It’s a kind of backwards logic that the longer we’re in a career, the better suited to it we think we are.

Adaptation

Trying to swing this back to the original point… In a way, we fear infinite free time because we don’t think we’re well-suited for it. We’ve become so adept at the career routine that it feels like our natural state.

I think it also works the other way. Our jobs demand so much of our mental energy that we can’t imagine what we’d fill our time with without them. And I don’t think we can properly imagine it until we no longer have our jobs interfering.

To put it cliche-ly (new word) we need to jump in the deep-end, put the cart before the horse and just go for it!

We’ll adapt. I imagine there will be some sort of decompression period where we flounder a little and don’t really know what to do with ourselves, but eventually our imaginations will realize they’re free from the boring bounds and will manifest things to try.

I want the freedom to pick up and abandon new interests without the fear of wasting time.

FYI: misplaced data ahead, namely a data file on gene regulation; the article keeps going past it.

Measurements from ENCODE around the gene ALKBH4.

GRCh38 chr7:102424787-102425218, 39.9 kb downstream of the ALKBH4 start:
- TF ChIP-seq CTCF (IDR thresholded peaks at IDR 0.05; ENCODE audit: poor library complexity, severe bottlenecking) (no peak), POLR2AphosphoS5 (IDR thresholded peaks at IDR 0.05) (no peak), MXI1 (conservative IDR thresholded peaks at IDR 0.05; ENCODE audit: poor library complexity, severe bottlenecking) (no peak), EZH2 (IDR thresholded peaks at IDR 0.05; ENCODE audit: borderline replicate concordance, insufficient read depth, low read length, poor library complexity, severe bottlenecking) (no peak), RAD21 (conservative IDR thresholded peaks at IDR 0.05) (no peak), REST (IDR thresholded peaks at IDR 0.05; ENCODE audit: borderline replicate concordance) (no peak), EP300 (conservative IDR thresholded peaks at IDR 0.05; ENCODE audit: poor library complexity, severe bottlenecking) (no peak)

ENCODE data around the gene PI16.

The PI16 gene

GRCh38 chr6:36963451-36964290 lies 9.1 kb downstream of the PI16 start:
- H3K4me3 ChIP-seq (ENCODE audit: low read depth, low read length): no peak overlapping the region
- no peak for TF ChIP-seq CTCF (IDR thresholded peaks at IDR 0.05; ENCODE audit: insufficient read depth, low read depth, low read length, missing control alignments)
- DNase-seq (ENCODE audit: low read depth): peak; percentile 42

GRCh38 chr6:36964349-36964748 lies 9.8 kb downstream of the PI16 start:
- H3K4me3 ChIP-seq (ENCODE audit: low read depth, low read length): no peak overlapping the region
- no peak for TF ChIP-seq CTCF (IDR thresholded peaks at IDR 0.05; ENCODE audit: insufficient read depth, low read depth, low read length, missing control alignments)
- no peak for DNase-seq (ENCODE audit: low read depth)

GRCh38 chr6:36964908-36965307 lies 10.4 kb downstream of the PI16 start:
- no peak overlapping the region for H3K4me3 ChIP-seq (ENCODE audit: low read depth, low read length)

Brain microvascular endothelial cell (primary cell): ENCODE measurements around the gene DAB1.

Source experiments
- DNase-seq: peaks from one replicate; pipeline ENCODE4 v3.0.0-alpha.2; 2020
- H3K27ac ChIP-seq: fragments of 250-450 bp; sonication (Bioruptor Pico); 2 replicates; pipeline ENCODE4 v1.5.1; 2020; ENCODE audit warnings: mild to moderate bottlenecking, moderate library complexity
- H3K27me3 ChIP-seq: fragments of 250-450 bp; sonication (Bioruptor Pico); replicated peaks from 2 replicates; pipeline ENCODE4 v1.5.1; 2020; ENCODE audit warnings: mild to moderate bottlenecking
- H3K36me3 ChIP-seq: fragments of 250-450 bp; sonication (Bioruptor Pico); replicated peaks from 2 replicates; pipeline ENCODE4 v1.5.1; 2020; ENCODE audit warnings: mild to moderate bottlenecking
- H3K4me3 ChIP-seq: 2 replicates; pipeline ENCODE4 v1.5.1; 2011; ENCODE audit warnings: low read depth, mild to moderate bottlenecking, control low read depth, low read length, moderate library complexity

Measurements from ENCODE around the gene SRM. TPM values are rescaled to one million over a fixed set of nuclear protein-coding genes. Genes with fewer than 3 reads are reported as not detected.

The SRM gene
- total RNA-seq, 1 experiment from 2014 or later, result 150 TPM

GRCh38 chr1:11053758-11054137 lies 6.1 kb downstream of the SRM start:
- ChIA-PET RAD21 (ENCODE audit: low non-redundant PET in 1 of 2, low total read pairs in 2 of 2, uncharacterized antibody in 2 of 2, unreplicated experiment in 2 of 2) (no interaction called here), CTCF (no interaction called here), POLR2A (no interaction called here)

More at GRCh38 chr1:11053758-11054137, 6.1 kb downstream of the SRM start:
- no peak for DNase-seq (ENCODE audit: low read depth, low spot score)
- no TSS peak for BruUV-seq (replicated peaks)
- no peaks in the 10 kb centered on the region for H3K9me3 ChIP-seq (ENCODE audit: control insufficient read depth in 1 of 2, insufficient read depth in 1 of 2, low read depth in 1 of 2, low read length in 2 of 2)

History

This theory of adaptation has bore itself out in my life already. Eighteen year-old me would’ve never imagined I could sit at a computer all day, barely moving my bones or feeling the sun on my skin. But here I am, and for better or worse, I’m making it work.

I need to trust, YOU need to trust, that you’ll be able to figure it out. Give yourself some credit.

It’s a Catch-22

The reason we can’t imagine our lives without a job is because our job steals our imagination.

A friend and I have been half-way working on a book for about two years now. It’s a dystopian teen novel in the vein of Hunger Games or The Circle. Basically, my friend had what we both thought was a clever idea, and we started hashing it out and developing a plot. We’ve written a few chapters, and any time we get together we try to resolve the latest plot road block. It’s slow.